October 21, 2008
Icons of Horror Collection: Hammer Films
Reviewer: Jeffrey M. Anderson
Ratings (out of 5): ***
Most horror aficionados know by now how the British studio Hammer re-invented the genre by taking the classic monsters and filling them in with color (especially garish red) and a little suggested sex. All they had to do was make the monsters different enough from Universal's classic black-and-white creations to avoid lawsuits. But on the downside, Hammer spent most of the 1960s trying to cash in on their early successes, The Curse of Frankenstein (1957) and Horror of Dracula (1958), which meant "sequelizing" their own films and looking for more properties to "borrow." And so, though the studio has a large cult following today, not all of its sixty-plus horror films are really worth watching.
To prove it, Sony Pictures Home Entertainment has released a more-or-less random two-disc DVD collection of four movies from the Hammer vaults (and distributed in America by Columbia Pictures). Another thing the collection shows is that director Terence Fisher, probably the best of the Hammer contract players, was not infallible. His first contribution to this collection is arguably the least interesting, The Two Faces of Dr. Jekyll (1960). For Hammer, this was the first of two attempts at adapting the Robert Louis Stevenson story; Fisher's version makes Jekyll a decrepit hermit and Hyde a smooth, seductive ladies' man. But after that, the movie pretty much follows the original story, without using its new twist in any interesting ways. (Jerry Lewis used the same idea to much better effect in The Nutty Professor three years later.) Paul Massie plays the two lead characters, with Dawn Addams as his devious wife and Hammer stalwart Christopher Lee as a backstabbing friend.
Fisher's The Gorgon (1964) fares slightly better. It features the studio's two most bankable stars, Lee and Peter Cushing (later in the first Star Wars) in a tale of Medusa's sister, who turns innocent passerby into stone. A hasty murder trial blames a young artist for the death of his fiancée, but the boy's father knows that something more sinister is afoot. Eventually a big city professor (Lee) clashes with an evil doctor (Cushing) to discover the real secret behind the stone corpses. And, yes, there's a pretty good beheading.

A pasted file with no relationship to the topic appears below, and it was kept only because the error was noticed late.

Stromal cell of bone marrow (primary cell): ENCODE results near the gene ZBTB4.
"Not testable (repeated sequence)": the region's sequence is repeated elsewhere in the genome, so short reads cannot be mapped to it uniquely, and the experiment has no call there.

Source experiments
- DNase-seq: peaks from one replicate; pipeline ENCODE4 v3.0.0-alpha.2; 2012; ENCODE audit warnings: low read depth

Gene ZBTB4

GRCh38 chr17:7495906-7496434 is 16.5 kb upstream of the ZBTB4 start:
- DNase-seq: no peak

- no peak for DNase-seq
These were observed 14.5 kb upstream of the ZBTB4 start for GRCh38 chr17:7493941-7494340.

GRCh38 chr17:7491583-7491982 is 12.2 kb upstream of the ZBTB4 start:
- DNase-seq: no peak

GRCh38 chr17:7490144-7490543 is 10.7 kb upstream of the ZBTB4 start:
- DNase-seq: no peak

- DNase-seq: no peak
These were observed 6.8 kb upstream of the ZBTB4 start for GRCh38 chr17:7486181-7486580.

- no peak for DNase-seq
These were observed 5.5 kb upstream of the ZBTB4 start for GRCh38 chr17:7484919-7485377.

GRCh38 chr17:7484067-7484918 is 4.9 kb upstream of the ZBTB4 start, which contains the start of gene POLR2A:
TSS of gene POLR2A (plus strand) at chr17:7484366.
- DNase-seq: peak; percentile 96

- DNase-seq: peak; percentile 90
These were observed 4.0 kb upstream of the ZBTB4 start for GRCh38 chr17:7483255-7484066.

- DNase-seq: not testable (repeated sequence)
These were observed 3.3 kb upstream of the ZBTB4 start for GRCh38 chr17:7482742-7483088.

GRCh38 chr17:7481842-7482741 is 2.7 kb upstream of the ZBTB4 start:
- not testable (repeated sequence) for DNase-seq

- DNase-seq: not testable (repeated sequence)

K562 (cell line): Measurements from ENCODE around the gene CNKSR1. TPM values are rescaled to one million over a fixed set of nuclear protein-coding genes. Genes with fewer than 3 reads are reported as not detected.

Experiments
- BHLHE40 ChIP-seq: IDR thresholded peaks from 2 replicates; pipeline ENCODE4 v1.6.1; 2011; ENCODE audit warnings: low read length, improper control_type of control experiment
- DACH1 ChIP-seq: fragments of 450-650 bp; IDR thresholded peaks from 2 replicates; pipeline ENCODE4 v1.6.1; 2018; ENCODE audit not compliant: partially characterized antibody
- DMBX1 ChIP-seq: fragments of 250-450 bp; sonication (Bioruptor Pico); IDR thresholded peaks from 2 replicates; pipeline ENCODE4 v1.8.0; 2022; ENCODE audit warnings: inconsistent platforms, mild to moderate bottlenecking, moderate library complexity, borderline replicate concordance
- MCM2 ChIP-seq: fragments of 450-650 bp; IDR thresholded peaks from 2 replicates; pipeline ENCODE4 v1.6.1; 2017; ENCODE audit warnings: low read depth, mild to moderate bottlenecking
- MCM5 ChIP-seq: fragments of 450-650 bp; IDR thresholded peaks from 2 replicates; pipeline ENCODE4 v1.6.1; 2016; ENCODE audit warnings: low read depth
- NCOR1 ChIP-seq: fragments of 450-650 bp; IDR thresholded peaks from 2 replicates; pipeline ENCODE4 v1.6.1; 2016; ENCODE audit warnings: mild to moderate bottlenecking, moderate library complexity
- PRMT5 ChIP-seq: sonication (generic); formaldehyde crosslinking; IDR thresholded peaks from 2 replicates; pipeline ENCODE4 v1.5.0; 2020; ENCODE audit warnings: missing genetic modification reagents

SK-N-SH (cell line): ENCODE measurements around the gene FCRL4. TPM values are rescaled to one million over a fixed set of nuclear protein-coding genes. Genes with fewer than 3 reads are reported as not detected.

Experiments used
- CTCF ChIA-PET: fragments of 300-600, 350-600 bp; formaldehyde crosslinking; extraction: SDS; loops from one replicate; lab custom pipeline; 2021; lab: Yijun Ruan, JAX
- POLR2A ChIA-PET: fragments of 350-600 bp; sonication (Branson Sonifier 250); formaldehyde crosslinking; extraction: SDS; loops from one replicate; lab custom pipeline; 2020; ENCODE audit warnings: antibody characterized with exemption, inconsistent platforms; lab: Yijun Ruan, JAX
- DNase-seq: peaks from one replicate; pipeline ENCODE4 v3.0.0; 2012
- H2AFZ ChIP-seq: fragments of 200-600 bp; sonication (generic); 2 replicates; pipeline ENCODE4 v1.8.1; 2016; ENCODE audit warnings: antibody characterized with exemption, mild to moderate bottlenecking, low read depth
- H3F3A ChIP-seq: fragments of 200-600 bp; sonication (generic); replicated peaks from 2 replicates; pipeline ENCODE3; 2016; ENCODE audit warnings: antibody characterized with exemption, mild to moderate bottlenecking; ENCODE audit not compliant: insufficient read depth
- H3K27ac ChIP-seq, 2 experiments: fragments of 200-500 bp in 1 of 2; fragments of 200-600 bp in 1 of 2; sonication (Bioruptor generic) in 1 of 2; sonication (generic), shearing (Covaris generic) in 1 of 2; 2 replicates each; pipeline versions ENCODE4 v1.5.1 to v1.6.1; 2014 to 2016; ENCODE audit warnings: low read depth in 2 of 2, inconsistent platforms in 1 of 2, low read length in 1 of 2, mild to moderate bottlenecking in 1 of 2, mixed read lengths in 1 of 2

Shot in magnificent, shadowy black-and-white, Seth Holt's Scream of Fear (1961, released in the UK as Taste of Fear) is arguably the set's best film. (Michael J. Weldon, of the legendary Psychotronic Video Magazine, insists that the film rips off Psycho, but it certainly contains enough new ideas to make it fresh.) The beautiful, wheelchair-bound Penny (Susan Strasberg) arrives at the home of her father -- whom she hasn't seen in years -- and her new stepmother (Ann Todd). Her father seems to have disappeared, however, and a friendly chauffeur (Ronald Lewis) tries to help. The story has more twists than a pretzel, and they're all just as delicious. Christopher Lee co-stars as a creepy doctor.
Finally, we get Michael Carreras' The Curse of the Mummy's Tomb (1964), the second of four "Mummy" movies filmed at Hammer. This one is just plain ridiculous; the characters make no sense, and the creature doesn't arrive until the last reel, but it happily veers into so-bad-it's-good territory. And on the plus side, it looks great, with its widescreen, full-color cinematography highlighting all those Egyptian tombs and artifacts. Fred Clark (Sunset Boulevard) is great fun in his portrayal of a boisterous American businessman with no morals.
Each film comes with its own trailer, but no other extras.
Posted by cphillips at October 21, 2008 10:23 AM